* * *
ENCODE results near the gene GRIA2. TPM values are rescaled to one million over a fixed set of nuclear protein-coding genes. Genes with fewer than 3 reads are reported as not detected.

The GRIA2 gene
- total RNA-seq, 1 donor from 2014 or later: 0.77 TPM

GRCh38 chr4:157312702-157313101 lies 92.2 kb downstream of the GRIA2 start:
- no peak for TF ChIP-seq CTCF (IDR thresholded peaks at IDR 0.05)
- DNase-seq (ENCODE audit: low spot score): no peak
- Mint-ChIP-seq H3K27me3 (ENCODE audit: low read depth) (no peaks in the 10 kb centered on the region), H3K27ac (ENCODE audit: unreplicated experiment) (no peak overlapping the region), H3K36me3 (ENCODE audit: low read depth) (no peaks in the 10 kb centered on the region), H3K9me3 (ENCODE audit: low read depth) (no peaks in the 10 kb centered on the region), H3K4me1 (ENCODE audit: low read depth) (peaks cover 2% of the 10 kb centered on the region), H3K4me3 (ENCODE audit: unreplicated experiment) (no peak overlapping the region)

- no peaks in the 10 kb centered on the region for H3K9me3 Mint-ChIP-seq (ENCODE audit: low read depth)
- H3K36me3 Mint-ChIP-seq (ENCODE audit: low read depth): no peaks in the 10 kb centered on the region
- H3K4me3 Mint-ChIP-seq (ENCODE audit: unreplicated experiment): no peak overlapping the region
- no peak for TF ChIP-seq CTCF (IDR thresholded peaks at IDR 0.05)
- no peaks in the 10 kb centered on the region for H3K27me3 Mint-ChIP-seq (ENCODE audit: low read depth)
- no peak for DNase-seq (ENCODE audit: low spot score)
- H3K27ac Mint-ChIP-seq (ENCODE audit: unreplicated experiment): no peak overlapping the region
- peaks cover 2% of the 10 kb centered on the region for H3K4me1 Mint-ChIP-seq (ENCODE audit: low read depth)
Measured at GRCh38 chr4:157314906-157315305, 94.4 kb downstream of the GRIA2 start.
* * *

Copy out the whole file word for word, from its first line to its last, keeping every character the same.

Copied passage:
ENCODE results near the gene GRIA2. TPM values are rescaled to one million over a fixed set of nuclear protein-coding genes. Genes with fewer than 3 reads are reported as not detected.

The GRIA2 gene
- total RNA-seq, 1 donor from 2014 or later: 0.77 TPM

GRCh38 chr4:157312702-157313101 lies 92.2 kb downstream of the GRIA2 start:
- no peak for TF ChIP-seq CTCF (IDR thresholded peaks at IDR 0.05)
- DNase-seq (ENCODE audit: low spot score): no peak
- Mint-ChIP-seq H3K27me3 (ENCODE audit: low read depth) (no peaks in the 10 kb centered on the region), H3K27ac (ENCODE audit: unreplicated experiment) (no peak overlapping the region), H3K36me3 (ENCODE audit: low read depth) (no peaks in the 10 kb centered on the region), H3K9me3 (ENCODE audit: low read depth) (no peaks in the 10 kb centered on the region), H3K4me1 (ENCODE audit: low read depth) (peaks cover 2% of the 10 kb centered on the region), H3K4me3 (ENCODE audit: unreplicated experiment) (no peak overlapping the region)

- no peaks in the 10 kb centered on the region for H3K9me3 Mint-ChIP-seq (ENCODE audit: low read depth)
- H3K36me3 Mint-ChIP-seq (ENCODE audit: low read depth): no peaks in the 10 kb centered on the region
- H3K4me3 Mint-ChIP-seq (ENCODE audit: unreplicated experiment): no peak overlapping the region
- no peak for TF ChIP-seq CTCF (IDR thresholded peaks at IDR 0.05)
- no peaks in the 10 kb centered on the region for H3K27me3 Mint-ChIP-seq (ENCODE audit: low read depth)
- no peak for DNase-seq (ENCODE audit: low spot score)
- H3K27ac Mint-ChIP-seq (ENCODE audit: unreplicated experiment): no peak overlapping the region
- peaks cover 2% of the 10 kb centered on the region for H3K4me1 Mint-ChIP-seq (ENCODE audit: low read depth)
Measured at GRCh38 chr4:157314906-157315305, 94.4 kb downstream of the GRIA2 start.